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Evaluating the life cycle net benefit of low impact development in a city

Zhan, Wenting, Chui, Ting Fong May
Urban forestry & urban greening 2016 v.20 pp. 295-304
air pollution, bioretention areas, case studies, cities, climate change, ecosystem services, energy, financial economics, green roofs, life cycle costing, people, private sector, social benefit, water treatment, willingness to pay, China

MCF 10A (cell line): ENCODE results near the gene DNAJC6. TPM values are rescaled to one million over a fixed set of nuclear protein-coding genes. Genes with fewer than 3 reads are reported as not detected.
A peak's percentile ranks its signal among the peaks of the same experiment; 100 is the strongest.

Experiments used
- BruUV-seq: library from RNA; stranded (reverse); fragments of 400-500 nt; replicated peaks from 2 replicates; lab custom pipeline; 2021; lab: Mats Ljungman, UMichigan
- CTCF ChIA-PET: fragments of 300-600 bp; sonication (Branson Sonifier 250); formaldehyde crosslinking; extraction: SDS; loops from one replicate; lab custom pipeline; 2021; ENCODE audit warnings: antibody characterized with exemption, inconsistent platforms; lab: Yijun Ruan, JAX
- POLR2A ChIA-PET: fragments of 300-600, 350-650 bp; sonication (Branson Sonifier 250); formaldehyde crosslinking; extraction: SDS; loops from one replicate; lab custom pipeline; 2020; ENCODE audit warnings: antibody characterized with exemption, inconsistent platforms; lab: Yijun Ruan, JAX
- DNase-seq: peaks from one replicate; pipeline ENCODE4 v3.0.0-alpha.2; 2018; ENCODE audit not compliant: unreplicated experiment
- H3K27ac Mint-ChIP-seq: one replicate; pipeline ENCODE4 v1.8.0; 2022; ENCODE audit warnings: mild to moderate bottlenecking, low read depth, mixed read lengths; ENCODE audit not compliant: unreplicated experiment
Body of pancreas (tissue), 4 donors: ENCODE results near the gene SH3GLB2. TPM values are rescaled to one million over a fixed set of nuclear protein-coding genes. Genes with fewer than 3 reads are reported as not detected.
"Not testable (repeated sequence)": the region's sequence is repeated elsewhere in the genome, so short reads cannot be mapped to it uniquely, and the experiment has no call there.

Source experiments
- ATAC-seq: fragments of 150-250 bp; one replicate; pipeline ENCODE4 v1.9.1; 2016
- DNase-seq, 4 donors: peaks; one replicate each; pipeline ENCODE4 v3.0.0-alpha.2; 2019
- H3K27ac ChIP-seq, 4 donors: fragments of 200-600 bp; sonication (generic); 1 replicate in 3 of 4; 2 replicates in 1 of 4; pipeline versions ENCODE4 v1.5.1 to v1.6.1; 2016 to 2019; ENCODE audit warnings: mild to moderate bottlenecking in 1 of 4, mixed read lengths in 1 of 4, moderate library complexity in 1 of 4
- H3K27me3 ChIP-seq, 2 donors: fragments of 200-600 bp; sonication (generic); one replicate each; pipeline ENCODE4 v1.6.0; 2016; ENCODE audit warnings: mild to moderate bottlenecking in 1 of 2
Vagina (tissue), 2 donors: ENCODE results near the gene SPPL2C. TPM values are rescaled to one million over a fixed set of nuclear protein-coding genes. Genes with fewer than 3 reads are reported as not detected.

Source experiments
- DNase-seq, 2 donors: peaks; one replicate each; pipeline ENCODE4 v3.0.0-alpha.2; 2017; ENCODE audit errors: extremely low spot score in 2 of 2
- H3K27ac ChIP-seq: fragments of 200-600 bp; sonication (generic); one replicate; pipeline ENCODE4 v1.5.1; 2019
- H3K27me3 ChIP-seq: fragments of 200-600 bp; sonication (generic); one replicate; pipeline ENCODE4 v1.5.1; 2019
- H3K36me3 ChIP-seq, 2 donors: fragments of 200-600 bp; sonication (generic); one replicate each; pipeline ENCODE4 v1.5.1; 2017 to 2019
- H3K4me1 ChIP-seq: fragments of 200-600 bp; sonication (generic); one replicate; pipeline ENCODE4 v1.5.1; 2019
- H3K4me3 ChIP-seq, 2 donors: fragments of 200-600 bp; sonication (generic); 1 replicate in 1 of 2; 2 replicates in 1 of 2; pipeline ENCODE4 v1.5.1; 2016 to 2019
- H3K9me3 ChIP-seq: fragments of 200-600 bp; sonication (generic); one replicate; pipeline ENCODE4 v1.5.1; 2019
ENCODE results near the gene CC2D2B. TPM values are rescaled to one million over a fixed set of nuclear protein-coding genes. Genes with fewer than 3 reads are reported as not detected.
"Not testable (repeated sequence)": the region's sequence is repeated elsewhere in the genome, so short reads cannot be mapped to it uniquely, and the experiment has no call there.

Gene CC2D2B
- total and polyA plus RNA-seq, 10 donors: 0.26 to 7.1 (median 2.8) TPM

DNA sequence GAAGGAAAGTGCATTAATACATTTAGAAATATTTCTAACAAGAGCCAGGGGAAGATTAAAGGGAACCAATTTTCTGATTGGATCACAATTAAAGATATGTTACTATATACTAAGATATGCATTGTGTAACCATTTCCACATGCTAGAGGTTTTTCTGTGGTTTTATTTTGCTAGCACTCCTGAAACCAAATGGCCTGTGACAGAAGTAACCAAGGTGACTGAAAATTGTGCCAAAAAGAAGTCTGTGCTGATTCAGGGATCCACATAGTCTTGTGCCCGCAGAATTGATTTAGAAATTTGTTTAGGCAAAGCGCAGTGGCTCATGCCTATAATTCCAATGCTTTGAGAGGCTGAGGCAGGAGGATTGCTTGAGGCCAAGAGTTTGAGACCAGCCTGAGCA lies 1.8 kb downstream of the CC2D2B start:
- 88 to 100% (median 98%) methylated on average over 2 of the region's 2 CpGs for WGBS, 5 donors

Low impact development (LID) practices (e.g., green roofs, bioretention systems, and porous pavements) offer multiple benefits to urban eco-systems. They reduce the expenses associated with water treatment, grey infrastructure, and energy consumption and thus generate economic benefits. They also benefit the environment by mitigating air pollution and climate change, and they provide social benefits such as enhancing livability, urban green space, and educating and improving the health of the public. Many studies have attempted to calculate the monetary value of these benefits. However, few have considered all three types of benefits (i.e., economic, environmental, and social) or considered all of the different LID practices at a city-scale. This study develops a life cycle quantification framework to determine the monetary values of the three types of benefits and the life cycle net benefit of LID practices for a city. Applying the proposed framework to a case study of Hong Kong, the 30-year economic and environmental benefits are 5.3 billion USD and 1.2 billion USD, respectively. The mean and median social benefits are 35.1 billion USD and 49.6 billion USD, respectively. Subtracting the 30-year LID implementation cost (55.8 billion USD) produces a median positive net benefit of 2.3 billion USD with an annual unit value of 1.05 USD/m2 yr, and a mean negative net benefit of 12.2 billion USD with an annual unit value of −5.58 USD/m2 yr. Sensitivity analyses show that the net benefit is sensitive to the willingness to pay (WTP) of Hong Kong people, especially the WTP of the private sector, and the land cost of green roofs. Overall, this study provides a framework for quantifying and evaluating the life cycle cost, benefits, and net benefit of LID practices. The assumptions in the framework can be modified based on local information and applied to many other cities worldwide.